„All men can see these tactics whereby I conquer, but what none can see is the strategy out of which victory is evolved.“
人皆知我所以勝之形,而莫知我所以制勝之形。

—  Sun Tzu
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Sun Tzu3
philosophe théoricien de l'art de la guerre chinois -543 - 251 avant J.-C.
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Citations similaires

Sun Tzu photo

„Strategy without tactics is the slowest route to victory. Tactics without strategy is the noise before defeat.“

—  Sun Tzu ancient Chinese military general, strategist and philosopher from the Zhou Dynasty -543 - 251 avant J.-C.
Probably apocryphal. This quotation does not appear in any print translation of Sun Tzu. The first citation in Google Books is from 2002; no citation in Google Books occurs in a translation of Sun Tzu.

Aleksandar Hemon photo
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 Enya photo
John Wilmot, 2nd Earl of Rochester photo
Richard Matheson photo

„One can travel for weeks with baseball men and see no books at all.“

—  Roger Kahn American baseball writer 1927
Chapter 1, The Trolley Car That Ran By Ebbets Field, p. 6

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Woody Guthrie photo

„All you can write is what you see.“

—  Woody Guthrie American singer-songwriter and folk musician 1912 - 1967
Comment written on his first manuscript notes for "God Blessed America" (23 February 1940); quoted in Woody Guthrie: A Life (1981) by Joe Klein, p. 136

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Dr. Seuss photo

„If you can see things out of whack, then you can see how things can be in whack.“

—  Dr. Seuss American children's writer and illustrator, co-founder of Beginner Books 1904 - 1991
Context: Nonsense wakes up the brain cells. And it helps develop a sense of humor, which is awfully important in this day and age. Humor has a tremendous place in this sordid world. It's more than just a matter of laughing. If you can see things out of whack, then you can see how things can be in whack. As quoted in "Author Isn't Just a Cat in the Hat" by Miles Corwin in The Los Angeles Times (27 November 1983); also in Dr. Seuss: American Icon (2004) by Philip Nel, p. 38

Claude Monet photo

„I can only draw what I see.“

—  Claude Monet French impressionist painter 1840 - 1926

Clive Staples Lewis photo

„Time is the very lens through which ye see — small and clear, as men see through the wrong end of a telescope — something that would otherwise be too big for ye to see at all. That thing is Freedom: the gift whereby ye most resemble your Maker and are yourselves parts of eternal reality.“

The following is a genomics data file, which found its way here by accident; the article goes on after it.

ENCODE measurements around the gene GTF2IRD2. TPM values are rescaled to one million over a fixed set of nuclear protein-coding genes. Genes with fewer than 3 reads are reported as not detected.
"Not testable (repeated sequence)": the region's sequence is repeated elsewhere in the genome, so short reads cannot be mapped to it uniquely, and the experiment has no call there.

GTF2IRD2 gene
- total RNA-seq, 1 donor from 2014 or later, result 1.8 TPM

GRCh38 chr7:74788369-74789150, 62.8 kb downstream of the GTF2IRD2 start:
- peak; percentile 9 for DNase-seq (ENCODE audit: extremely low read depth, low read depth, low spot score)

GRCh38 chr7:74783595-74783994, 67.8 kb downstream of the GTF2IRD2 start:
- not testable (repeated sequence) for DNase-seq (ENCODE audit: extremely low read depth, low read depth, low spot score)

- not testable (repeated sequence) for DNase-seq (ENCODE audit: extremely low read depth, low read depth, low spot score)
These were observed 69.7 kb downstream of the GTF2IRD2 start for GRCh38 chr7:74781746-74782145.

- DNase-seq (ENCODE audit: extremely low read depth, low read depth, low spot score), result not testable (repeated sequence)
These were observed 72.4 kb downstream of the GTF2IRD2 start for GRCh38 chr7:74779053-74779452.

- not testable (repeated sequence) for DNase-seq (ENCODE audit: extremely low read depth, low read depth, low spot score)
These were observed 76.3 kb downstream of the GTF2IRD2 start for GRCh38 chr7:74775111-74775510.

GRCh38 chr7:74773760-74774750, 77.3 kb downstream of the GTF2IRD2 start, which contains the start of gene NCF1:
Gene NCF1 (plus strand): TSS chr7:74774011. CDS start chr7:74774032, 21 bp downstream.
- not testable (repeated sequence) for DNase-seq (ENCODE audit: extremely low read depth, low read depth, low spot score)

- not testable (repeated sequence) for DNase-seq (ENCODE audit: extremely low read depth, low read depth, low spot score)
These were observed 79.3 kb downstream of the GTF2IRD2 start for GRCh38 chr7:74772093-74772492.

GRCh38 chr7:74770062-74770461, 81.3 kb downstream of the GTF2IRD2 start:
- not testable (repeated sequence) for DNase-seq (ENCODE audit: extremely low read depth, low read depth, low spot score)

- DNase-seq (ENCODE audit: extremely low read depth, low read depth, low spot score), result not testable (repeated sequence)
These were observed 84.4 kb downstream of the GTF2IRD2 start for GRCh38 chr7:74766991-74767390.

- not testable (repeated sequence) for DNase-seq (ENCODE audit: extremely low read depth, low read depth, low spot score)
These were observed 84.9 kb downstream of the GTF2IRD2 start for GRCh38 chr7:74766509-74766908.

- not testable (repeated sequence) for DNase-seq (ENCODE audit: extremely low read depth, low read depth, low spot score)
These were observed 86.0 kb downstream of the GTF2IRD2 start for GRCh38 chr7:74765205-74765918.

—  Clive Staples Lewis Christian apologist, novelist, and Medievalist 1898 - 1963
Context: "Ye can know nothing of the end of all things, or nothing expressible in those terms. It may be, as the Lord said to the Lady Julian, that all will be well, and all will be well, and all manner of things will be well. But it's ill talking of such questions." "Because they are too terrible, Sir?" "No. Because all answers deceive. If ye put the question from within Time and are asking about possibilities, the answer is certain. The choice of ways is before you. Neither is closed. Any man may choose eternal death. Those who choose it will have it. But if ye are trying to leap on into Eternity, if ye are trying to see the final state of all things as it will be (for so ye must speak) when there are no more possibilities left but only the Real, then ye ask what cannot be answered to mortal ears. Time is the very lens through which ye see — small and clear, as men see through the wrong end of a telescope — something that would otherwise be too big for ye to see at all. That thing is Freedom: the gift whereby ye most resemble your Maker and are yourselves parts of eternal reality. But ye can see it only through the lens of Time, in a little clear picture, through the inverted telescope. It is a picture of moments following one another and yourself in each moment making some choice that might have been otherwise. Neither the temporal succession nor the phantom of what ye might have chosen and didn't is itself Freedom. They are a lens. The picture is a symbol: but it's truer than any philosophical theorem (or, perhaps, than any mystic's vision) that claims to go behind it. For every attempt to see the shape of eternity except through the lens of Time destroys your knowledge of Freedom." Ch. 13

Ben Folds photo

„I feel like a quote out of context, withholding the rest so I can be for you what you want to see.“

—  Ben Folds American musician 1966
"Best Imitation of Myself", Ben Folds Five (1995).

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 Aesop photo

„While I see many hoof marks going in, I see none coming out. It is easier to get into the enemy's toils than out again.“

—  Aesop ancient Greek storyteller -620 - -564 avant J.-C.
The Lion, the Fox, and the Beasts.

Douglas Adams photo
Niccolo Machiavelli photo
Michel Foucault photo
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